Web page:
What I’ve always loved about writing here, about my site not being passworded, is that anyone can read. I get people who wander across my site during a fit of boredom, read several (or several hundred) entries, then wander off again.
The problem, of course, is that anyone can read and unless I want to ban IP addresses, I can’t control who’s reading here.
It’s wearing when you know that someone is reading what you’ve written and then turning around to sneer behind your back about it. Someone who digs frantically through your archives looking for a reason to be offended and chooses the most innocuous stuff to be offended by.
It’s wearing, and on Friday in a fit of overwhelmed stress, I made the decision to take down my site completely and start over in a new, private, passworded location. Fred and my sister eventually convinced me not to, and in the end I had to agree that I would miss writing here too much, and I’d miss having almost nine years of history behind what I write.
This is my site. And I will write what I want to write. If you don’t like something I’ve written, rather than rail on and on and ON about the utter nerve of me writing what I want how I want, I would recommend that you get over yourself.
This is MY SITE. Mine. I will write what I want to write. How I want to write it.
And if you don’t like that, then I suggest you remember that no one invited you to the party, and close your browser and go away.
Maybe you could start your own site. Clearly you have too much time on your hands.
It occurred me when writing the above that the two women who asked last week that I not refer to our dinners by the names of the chicken who comprise it might think it was referring to them.
Rest assured, it’s absolutely not.
I don’t think it’s going to be terribly hard to avoid calling our meals by the name of the chicken who died to make it possible in the future, given that we only have two chickens left who are named, and they won’t be going anywhere for a good long while.
But I still think that Summer Vegetable McLovin Pie is FUNNY.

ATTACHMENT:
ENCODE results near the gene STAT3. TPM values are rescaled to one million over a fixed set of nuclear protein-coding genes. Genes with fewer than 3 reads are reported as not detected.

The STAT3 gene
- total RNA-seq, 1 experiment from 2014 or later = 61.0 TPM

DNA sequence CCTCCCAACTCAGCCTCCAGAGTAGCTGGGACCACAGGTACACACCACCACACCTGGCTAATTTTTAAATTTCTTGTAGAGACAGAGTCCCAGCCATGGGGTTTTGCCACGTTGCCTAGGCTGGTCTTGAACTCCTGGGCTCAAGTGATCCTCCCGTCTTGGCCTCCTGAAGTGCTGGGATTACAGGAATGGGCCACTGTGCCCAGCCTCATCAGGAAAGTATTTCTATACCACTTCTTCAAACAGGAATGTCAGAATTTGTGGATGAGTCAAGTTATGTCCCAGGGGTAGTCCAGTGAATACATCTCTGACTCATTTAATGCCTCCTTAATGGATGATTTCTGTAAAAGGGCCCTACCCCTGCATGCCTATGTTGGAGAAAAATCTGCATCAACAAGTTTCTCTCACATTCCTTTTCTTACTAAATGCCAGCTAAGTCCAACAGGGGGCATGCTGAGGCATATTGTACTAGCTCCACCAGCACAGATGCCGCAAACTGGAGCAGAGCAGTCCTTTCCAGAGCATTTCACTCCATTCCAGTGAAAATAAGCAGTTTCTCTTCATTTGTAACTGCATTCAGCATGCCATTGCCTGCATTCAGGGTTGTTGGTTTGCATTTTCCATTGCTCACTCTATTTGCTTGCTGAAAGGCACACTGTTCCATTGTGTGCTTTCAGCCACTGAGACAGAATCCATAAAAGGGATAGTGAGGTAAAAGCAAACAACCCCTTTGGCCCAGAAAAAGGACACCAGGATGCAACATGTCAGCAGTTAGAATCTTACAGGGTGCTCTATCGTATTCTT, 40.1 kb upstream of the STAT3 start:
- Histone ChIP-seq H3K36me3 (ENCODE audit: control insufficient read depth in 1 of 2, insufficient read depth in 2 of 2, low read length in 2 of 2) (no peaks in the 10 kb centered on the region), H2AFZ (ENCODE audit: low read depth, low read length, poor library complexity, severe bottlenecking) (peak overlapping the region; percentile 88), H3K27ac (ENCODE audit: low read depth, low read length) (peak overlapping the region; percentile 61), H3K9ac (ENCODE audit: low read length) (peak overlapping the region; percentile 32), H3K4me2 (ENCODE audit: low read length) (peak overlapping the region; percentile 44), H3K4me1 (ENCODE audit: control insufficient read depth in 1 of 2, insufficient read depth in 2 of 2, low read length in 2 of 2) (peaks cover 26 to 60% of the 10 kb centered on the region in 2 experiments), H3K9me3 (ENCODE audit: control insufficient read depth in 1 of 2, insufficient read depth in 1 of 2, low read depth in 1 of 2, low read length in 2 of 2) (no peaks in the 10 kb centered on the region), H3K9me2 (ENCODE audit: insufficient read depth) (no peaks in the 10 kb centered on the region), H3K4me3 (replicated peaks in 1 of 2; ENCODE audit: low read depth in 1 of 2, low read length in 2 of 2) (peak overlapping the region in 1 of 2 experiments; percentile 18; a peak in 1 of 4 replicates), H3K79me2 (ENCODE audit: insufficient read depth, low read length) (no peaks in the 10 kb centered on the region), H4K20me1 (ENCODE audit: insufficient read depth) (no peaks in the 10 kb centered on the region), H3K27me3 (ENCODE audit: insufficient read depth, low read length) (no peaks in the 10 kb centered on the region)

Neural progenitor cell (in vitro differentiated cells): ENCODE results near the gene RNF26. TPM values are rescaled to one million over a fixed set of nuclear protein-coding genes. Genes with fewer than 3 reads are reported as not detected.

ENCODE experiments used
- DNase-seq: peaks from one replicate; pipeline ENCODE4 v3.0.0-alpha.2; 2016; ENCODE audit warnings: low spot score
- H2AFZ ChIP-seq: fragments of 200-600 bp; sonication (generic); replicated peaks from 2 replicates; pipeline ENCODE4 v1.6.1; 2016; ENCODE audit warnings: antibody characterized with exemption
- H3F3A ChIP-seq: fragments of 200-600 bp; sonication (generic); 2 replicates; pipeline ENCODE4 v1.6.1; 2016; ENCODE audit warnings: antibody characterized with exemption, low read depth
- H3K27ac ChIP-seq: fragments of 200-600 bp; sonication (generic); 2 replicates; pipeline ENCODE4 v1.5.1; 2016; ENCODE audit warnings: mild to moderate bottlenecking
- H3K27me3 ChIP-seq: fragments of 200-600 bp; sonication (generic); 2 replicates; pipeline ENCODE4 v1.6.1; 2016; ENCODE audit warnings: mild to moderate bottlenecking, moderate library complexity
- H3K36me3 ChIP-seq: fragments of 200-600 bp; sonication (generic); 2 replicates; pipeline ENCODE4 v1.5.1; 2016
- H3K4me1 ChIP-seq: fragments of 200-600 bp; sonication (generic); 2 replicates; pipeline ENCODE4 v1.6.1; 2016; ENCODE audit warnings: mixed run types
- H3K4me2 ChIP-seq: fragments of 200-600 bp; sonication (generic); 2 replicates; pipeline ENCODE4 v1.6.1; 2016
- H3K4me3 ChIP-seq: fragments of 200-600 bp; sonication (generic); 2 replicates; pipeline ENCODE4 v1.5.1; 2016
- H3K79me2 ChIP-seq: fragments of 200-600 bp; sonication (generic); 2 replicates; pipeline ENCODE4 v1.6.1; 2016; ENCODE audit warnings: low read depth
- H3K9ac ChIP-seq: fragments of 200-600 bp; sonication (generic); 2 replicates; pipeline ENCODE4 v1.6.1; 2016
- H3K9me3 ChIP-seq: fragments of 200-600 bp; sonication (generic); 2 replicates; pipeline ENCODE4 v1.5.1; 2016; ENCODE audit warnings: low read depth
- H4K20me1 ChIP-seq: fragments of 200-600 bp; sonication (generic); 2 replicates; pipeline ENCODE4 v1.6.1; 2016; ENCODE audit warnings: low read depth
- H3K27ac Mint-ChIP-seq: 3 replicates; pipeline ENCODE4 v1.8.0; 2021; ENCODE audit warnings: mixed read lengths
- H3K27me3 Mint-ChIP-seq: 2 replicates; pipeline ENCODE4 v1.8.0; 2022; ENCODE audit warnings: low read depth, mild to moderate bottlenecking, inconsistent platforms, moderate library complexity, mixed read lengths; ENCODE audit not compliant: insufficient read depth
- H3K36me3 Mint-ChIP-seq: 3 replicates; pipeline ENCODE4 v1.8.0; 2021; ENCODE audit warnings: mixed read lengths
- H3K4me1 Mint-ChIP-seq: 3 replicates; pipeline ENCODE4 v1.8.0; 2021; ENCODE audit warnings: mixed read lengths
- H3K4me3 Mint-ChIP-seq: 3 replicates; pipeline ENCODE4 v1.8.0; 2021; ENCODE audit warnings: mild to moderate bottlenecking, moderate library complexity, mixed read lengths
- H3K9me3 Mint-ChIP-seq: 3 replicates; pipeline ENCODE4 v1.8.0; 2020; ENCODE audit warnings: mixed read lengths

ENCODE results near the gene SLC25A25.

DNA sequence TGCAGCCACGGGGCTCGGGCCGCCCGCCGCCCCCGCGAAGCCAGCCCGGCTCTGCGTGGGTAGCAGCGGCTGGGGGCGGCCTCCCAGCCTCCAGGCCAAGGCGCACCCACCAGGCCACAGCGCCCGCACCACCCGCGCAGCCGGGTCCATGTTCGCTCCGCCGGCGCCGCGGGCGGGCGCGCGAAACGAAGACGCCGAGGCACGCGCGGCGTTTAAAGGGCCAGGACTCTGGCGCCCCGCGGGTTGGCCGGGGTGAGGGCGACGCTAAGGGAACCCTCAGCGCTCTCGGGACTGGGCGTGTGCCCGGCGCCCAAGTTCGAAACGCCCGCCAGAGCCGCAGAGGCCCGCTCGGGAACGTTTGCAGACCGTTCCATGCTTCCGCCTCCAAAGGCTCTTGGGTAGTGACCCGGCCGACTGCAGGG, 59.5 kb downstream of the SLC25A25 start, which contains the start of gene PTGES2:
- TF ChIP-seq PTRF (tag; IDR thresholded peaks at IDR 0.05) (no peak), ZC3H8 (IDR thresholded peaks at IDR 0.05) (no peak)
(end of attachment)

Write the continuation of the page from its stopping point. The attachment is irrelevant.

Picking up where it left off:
So, we haven’t gotten a blue egg in a long, long time. I think it’s been a month since Fred last brought one in and showed it to me, and before that they seemed to be kind of misshapen and thin-shelled.
Last week, we noticed that Frick looked raggedy, feathers falling out, like she was molting. Chickens usually molt when the weather gets colder, so to have her molting in the middle of the summer seemed a bit odd, but we didn’t think a lot about it. Then she started acting unlike herself – she stayed off, alone, and stopped running over to us when we walked into the chicken yard. She’s always run over to us in hopes that we had food – I’ve called her my puppychicken for as long as I can remember – but she wasn’t doing that anymore and I don’t know how long it was going on before we noticed. If we put food right in front of her she’d eat it, but she wasn’t seeking it out.
Last week suggested that Frick was going to be the next chicken to “go”, and I said “NO FRICK WON’T GO!” and talked about how she’s the only chicken I considered a pet?
The irony is that she was probably already dead when I typed that.
Friday night we went out to shut up the chicken coops, and I looked specifically for Frick to see how she was doing. She’s always on the roost near the door, that’s her spot, but this time I didn’t see her. I asked Fred if he saw her, and he walked into the coop to look and saw her nowhere. He looked under the small coop (she’d been spending time under there – the chickens like to go under the coops during the day when it’s hot out, and it’s been particularly hot lately) and didn’t see her, and then he looked under the big coop and said “She’s behind the steps!”
He got the handle to a broom and pushed at her with it. And then he said that he thought she was dead.
She was, and she’d been dead a long time.
After doing some research online and talking about it, we’re convinced that she was egg bound. It bothers us both that we put off her behavior to molting, when if we’d realized that she was egg bound we could have tried to help her. I hate the thought of her going under the coop and dying behind those stairs. I hate the thought of her being in pain.
It’s probably weird to y’all that I can happily talk about eating a chicken one minute and then terribly miss Frick the next. All I can say is that I always considered her a pet and I already miss seeing her goofy little face.
Good ol’ Frick.
(I know what you’re thinking, and no. We didn’t. And neither did the pigs. We don’t eat our pets.)
It was actually not a good weekend to be a Crooked Acres chicken. Late last week a Jersey Giant (black) mother chicken hatched three eggs. On Saturday Fred went into the coop to check on them, and one of the three newborn chicks was laying off by herself. He put her under a heat lamp in the garage and dipped her beak in water several times. But she wouldn’t open her eyes, she felt cool, and her breathing was labored. Within a few hours, she was dead.
The surviving newborns are just fine, and none of the other chickens are acting in any way sick. But you can bet we’ll keep a close eye on them from here on out.
2007: No entry.
2006: I reflected for a moment that I wasn’t hovering over him in the dead of night, so I didn’t know how I could have possibly scared him.
2005: See that? I made a thinly veiled joke about his age! I am SO FUNNY!
2004: As for where the odd socks go – the bad ones go to hell, don’t they?
2003: Oui, I am back! Let the rejoicing begin!
2002: No entry.
2001: No entry.
2000: So we were at the beach this morning by 10.